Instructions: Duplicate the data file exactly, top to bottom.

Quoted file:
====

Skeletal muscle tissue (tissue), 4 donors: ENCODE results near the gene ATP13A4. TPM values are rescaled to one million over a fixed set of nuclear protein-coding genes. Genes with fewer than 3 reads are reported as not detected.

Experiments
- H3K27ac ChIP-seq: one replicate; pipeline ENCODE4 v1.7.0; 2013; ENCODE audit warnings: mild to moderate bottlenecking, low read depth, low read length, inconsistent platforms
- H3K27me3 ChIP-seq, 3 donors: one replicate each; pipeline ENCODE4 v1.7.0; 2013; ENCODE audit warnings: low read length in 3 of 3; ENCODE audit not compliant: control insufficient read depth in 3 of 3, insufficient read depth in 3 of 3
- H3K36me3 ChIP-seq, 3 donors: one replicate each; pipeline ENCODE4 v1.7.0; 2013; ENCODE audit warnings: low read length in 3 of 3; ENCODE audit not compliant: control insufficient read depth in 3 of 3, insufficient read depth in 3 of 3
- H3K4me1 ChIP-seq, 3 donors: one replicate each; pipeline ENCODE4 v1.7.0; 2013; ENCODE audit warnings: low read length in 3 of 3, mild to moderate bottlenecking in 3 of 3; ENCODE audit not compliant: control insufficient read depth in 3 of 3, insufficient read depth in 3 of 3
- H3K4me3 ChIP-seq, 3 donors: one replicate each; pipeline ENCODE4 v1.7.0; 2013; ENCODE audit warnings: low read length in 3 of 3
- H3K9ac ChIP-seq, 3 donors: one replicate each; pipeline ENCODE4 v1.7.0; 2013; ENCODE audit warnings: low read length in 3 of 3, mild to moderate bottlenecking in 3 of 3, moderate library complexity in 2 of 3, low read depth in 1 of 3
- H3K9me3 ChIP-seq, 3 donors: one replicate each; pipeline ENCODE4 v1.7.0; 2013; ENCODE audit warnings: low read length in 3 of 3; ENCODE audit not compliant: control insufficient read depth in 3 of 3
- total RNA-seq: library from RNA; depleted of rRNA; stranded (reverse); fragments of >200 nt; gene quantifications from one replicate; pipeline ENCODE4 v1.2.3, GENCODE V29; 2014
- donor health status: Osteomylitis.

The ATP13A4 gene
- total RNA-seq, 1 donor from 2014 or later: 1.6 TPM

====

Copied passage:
Skeletal muscle tissue (tissue), 4 donors: ENCODE results near the gene ATP13A4. TPM values are rescaled to one million over a fixed set of nuclear protein-coding genes. Genes with fewer than 3 reads are reported as not detected.

Experiments
- H3K27ac ChIP-seq: one replicate; pipeline ENCODE4 v1.7.0; 2013; ENCODE audit warnings: mild to moderate bottlenecking, low read depth, low read length, inconsistent platforms
- H3K27me3 ChIP-seq, 3 donors: one replicate each; pipeline ENCODE4 v1.7.0; 2013; ENCODE audit warnings: low read length in 3 of 3; ENCODE audit not compliant: control insufficient read depth in 3 of 3, insufficient read depth in 3 of 3
- H3K36me3 ChIP-seq, 3 donors: one replicate each; pipeline ENCODE4 v1.7.0; 2013; ENCODE audit warnings: low read length in 3 of 3; ENCODE audit not compliant: control insufficient read depth in 3 of 3, insufficient read depth in 3 of 3
- H3K4me1 ChIP-seq, 3 donors: one replicate each; pipeline ENCODE4 v1.7.0; 2013; ENCODE audit warnings: low read length in 3 of 3, mild to moderate bottlenecking in 3 of 3; ENCODE audit not compliant: control insufficient read depth in 3 of 3, insufficient read depth in 3 of 3
- H3K4me3 ChIP-seq, 3 donors: one replicate each; pipeline ENCODE4 v1.7.0; 2013; ENCODE audit warnings: low read length in 3 of 3
- H3K9ac ChIP-seq, 3 donors: one replicate each; pipeline ENCODE4 v1.7.0; 2013; ENCODE audit warnings: low read length in 3 of 3, mild to moderate bottlenecking in 3 of 3, moderate library complexity in 2 of 3, low read depth in 1 of 3
- H3K9me3 ChIP-seq, 3 donors: one replicate each; pipeline ENCODE4 v1.7.0; 2013; ENCODE audit warnings: low read length in 3 of 3; ENCODE audit not compliant: control insufficient read depth in 3 of 3
- total RNA-seq: library from RNA; depleted of rRNA; stranded (reverse); fragments of >200 nt; gene quantifications from one replicate; pipeline ENCODE4 v1.2.3, GENCODE V29; 2014
- donor health status: Osteomylitis.

The ATP13A4 gene
- total RNA-seq, 1 donor from 2014 or later: 1.6 TPM